Scleropodium Bruch & W. P. Schimper, 1853

The genus Scleropodium reaches its greatest world diversity in California. Here, it grows on a variety of habitats ranging from seasonally dry woodlands, very moist forests, and even grasslands. Various Scleropodium species can be found on soil, rock, tree bases, and submerged in rapidly flowing streams. It is easily recognized as Brachytheciaceae by the pleurocarpous and prostrate habit with the costate leaves having that costa ending in a short spine. The diagnostic character of the genus within the Brachytheciaceae is the julaceous habit – a feature possessed even by the somewhat complanate Scleropodium colpophyllum. A cryptic character of uniform application throughout the genus is the pattern of the enlarged laminal cells of the leaf base covering the adaxial surface of the costa base. Note, however, that this unusual feature is shown by some species of Brachythecium.

Key to Scleropodium Etc.

The mosses included in this section are costate pleurocarps with smooth leaves and julaceous stems and branches. Typically, there is some differentiation of an alar region either of numerous rectangular or quadrate cells. At least the upper leaf margins have some serrulation or serration.

Species included in this key are all in Brachytheciaceae:
Cirriphyllum cirrosum (Schwägrichen in Schultes) Grout, not known from CA
Pseudoscleropodium purum (Hedwig) Fleischer in Brotherus
Scleropodium californicum (Lesquereux) Kindberg
Scleropodium cespitans (C. Müller Hal.) L. Koch
Scleropodium colpophyllum (Sullivant) Grout
Scleropodium julaceum E. Lawton
Scleropodium obtusifolium (Mitten) Kindberg in Macoun
Scleropodium touretii (Bridel) L. Koch

A. Interior basal cells of leaf strongly porose; leaves decurrent; plants large with leaves mostly more than 2 cm long; leaf apices narrowed to a long acumen or short apiculus .....B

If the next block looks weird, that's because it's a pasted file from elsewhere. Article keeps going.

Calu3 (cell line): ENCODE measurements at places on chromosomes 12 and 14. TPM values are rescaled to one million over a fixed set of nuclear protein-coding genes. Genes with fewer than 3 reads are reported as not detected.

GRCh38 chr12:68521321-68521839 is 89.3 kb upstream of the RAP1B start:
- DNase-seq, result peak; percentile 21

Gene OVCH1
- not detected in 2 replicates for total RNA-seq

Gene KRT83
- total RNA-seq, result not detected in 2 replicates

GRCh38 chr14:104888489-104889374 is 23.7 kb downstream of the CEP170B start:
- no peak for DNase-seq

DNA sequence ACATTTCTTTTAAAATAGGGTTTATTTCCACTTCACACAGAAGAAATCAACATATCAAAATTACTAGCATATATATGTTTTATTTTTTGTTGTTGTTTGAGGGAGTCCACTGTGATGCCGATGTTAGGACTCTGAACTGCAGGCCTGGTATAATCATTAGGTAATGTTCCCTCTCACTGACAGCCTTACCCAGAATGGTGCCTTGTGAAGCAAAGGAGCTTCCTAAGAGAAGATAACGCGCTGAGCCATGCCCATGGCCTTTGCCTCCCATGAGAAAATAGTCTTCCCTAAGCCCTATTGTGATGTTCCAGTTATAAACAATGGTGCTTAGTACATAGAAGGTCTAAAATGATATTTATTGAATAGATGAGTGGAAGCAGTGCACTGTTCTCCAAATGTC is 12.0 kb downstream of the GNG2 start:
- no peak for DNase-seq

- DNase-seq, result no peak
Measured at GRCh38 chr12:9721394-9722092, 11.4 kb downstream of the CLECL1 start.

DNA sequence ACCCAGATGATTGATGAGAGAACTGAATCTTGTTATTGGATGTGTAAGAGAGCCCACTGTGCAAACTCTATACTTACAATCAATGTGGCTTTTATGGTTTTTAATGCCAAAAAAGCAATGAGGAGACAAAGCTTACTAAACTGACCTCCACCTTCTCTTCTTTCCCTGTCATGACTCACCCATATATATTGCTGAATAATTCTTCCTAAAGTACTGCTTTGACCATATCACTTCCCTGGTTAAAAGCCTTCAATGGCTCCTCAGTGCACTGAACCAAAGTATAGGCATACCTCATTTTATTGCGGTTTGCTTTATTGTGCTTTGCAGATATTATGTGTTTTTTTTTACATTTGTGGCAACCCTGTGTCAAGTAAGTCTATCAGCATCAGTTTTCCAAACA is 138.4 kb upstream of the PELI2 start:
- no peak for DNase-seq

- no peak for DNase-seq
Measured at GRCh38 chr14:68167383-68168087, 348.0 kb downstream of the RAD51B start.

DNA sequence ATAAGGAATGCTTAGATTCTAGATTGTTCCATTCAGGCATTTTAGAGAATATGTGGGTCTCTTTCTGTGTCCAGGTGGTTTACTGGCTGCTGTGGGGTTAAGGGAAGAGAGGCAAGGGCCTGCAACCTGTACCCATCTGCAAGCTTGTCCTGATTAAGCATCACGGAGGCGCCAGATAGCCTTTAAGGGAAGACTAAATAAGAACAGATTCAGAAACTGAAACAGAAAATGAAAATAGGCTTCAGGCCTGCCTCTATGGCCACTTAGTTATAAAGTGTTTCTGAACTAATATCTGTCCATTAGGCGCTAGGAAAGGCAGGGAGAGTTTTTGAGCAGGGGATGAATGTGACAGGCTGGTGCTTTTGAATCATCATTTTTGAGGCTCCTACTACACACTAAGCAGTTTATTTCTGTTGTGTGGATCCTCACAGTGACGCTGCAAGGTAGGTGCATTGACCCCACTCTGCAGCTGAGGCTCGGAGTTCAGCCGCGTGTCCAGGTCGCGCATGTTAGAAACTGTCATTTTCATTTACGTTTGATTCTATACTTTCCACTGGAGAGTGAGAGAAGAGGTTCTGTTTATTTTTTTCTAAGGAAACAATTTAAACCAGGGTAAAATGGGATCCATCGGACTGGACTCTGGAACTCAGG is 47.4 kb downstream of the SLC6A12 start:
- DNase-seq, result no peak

A. Interior basal cells of leaf not porose; rather thin-walled and somewhat inflated if plant is large; leaf apices various .....C

B. Leaves with an abrupt short and reflexed acumen; plant restricted to lawns and similar disturbed areas .....Pseudoscleropodium: P. purum
B. Leaves with a very narrow long acumen which is at least 1/4 the length of the deeply concave main portion of that leaf; plant of wet and forested areas .....Cirriphyllum: C. cirrosum not known from CA

C. Leaves 0.6-1.4 mm wide; cells across the leaf base rectangular (6-10:1) in one or two series .....D
C. Leaves 0.3-0.8 mm wide; cells across the leaf base quadrate to short-rectangular (1-3:1) in up to six series .....G

D. Branches variable with some leaves spreading to erect-spreading and only faintly concave while other branches are strongly julaceous .....Scleropodium colpophyllum
D. Branches on the entire plant similar and strongly julaceous .....E

E. Leaves on at least some stems with a short-acuminate, recurved apiculus; plant not aquatic but normally on moist soil .....Scleropodium touretii
E. Leaves never with a recurved apiculus; plant typically aquatic and usually in flowing water .....F

F. Leaves orbicular or nearly so; plant with even the ultimate branchlets rigidly spreading ..... Scleropodium species A
F. Leaves about 1.5 times as long as broad; plant flaccid, especially the ultimate branchlets .....Scleropodium obtusifolium

G. Leaves broadest near the base and gradually tapering to the acute apex; stems not very julaceous but growing in thin, straggling mats; seta papillose throughout; capsule curved and asymmetric .....Scleropodium californicum
G. Leaves broadest at about 1/3 and more or less abruptly contracted to the somewhat obtuse apex; stems, seta and capsule various .....H

H. Branches strongly julaceous; capsule curved and asymmetric .....Scleropodium julaceum
H. Branches usually weakly julaceous; capsule erect to inclined .....Scleropodium cespitans